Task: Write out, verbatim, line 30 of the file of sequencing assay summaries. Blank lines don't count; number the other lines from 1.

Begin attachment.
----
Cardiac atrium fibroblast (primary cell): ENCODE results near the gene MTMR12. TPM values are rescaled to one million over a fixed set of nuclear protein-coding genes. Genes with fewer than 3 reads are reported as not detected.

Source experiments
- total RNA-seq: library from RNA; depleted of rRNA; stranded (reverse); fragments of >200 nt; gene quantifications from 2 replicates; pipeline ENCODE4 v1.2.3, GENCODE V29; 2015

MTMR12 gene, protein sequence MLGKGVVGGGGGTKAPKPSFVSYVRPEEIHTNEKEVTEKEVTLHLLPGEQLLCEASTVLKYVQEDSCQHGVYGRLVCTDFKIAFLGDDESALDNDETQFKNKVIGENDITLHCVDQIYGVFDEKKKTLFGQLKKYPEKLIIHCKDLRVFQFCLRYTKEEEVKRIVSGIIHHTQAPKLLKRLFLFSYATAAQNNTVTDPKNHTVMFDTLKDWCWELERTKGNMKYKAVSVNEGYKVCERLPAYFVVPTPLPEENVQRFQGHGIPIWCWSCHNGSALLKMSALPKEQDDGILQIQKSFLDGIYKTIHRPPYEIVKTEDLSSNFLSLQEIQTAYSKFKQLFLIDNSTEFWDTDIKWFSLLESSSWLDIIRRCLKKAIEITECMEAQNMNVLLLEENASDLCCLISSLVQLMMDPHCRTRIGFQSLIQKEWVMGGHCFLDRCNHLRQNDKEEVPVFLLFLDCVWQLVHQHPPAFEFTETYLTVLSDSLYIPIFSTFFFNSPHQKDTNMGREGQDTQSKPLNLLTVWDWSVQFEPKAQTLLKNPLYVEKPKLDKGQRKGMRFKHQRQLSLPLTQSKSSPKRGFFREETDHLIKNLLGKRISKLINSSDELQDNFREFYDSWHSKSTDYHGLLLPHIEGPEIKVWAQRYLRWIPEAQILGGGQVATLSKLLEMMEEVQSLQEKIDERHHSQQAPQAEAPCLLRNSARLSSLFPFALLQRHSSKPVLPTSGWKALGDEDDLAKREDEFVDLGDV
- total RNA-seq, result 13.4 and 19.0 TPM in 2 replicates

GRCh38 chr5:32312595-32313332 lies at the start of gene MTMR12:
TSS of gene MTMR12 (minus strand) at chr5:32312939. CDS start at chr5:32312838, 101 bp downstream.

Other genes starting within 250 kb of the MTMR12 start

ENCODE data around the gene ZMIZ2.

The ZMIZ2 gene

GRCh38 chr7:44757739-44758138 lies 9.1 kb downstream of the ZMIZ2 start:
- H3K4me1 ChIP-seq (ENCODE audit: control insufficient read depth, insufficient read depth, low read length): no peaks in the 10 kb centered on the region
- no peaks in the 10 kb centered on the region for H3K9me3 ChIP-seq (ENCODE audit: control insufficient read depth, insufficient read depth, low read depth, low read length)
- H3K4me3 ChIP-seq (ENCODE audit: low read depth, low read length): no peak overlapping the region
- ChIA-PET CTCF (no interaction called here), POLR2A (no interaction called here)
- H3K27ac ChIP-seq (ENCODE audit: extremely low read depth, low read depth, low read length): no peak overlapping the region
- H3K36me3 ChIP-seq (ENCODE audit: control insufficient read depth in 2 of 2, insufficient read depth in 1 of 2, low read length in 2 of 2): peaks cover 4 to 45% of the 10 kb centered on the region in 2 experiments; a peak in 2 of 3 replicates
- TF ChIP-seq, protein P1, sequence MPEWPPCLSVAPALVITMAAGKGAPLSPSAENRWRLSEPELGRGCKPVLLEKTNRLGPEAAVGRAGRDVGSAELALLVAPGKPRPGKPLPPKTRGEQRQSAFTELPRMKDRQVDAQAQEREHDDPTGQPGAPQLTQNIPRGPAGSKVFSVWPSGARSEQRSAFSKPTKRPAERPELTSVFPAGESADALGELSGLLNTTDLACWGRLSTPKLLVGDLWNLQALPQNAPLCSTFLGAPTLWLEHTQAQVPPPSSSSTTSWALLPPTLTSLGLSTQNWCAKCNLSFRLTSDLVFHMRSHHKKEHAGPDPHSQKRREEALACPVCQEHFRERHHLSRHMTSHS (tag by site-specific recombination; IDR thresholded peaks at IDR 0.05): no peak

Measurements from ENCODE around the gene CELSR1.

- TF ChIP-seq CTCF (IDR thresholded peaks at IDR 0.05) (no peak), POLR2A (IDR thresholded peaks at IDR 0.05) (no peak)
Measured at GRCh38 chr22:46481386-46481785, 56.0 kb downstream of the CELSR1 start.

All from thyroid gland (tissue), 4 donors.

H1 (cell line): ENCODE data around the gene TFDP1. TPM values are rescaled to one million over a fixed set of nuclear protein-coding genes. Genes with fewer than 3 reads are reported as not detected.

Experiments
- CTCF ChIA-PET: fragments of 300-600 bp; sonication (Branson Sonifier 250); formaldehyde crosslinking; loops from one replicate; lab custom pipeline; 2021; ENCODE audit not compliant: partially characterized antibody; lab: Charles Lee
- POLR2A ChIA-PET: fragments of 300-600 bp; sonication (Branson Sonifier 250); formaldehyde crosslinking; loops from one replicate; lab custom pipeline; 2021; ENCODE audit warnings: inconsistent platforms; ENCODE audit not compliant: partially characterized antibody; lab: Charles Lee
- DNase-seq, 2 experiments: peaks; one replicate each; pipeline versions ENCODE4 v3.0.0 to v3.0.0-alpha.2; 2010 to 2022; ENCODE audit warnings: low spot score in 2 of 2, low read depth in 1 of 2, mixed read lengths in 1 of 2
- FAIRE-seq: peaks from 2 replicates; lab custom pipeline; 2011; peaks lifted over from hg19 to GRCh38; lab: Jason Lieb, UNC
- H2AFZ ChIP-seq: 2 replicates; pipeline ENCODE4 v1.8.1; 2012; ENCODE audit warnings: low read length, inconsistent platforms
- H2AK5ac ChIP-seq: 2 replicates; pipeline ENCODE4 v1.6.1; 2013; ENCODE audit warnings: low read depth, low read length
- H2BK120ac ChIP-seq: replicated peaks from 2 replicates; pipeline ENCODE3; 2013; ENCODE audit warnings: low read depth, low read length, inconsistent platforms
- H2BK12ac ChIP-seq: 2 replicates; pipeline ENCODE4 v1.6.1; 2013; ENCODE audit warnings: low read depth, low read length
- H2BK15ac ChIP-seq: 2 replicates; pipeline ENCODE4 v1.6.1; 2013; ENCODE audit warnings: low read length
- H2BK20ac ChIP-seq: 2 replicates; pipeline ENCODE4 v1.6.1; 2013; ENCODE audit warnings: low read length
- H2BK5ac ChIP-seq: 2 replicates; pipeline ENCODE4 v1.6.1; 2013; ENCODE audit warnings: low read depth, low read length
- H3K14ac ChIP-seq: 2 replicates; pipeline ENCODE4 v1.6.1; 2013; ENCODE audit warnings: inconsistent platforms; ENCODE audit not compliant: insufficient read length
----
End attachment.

- H2AK5ac ChIP-seq: 2 replicates; pipeline ENCODE4 v1.6.1; 2013; ENCODE audit warnings: low read depth, low read length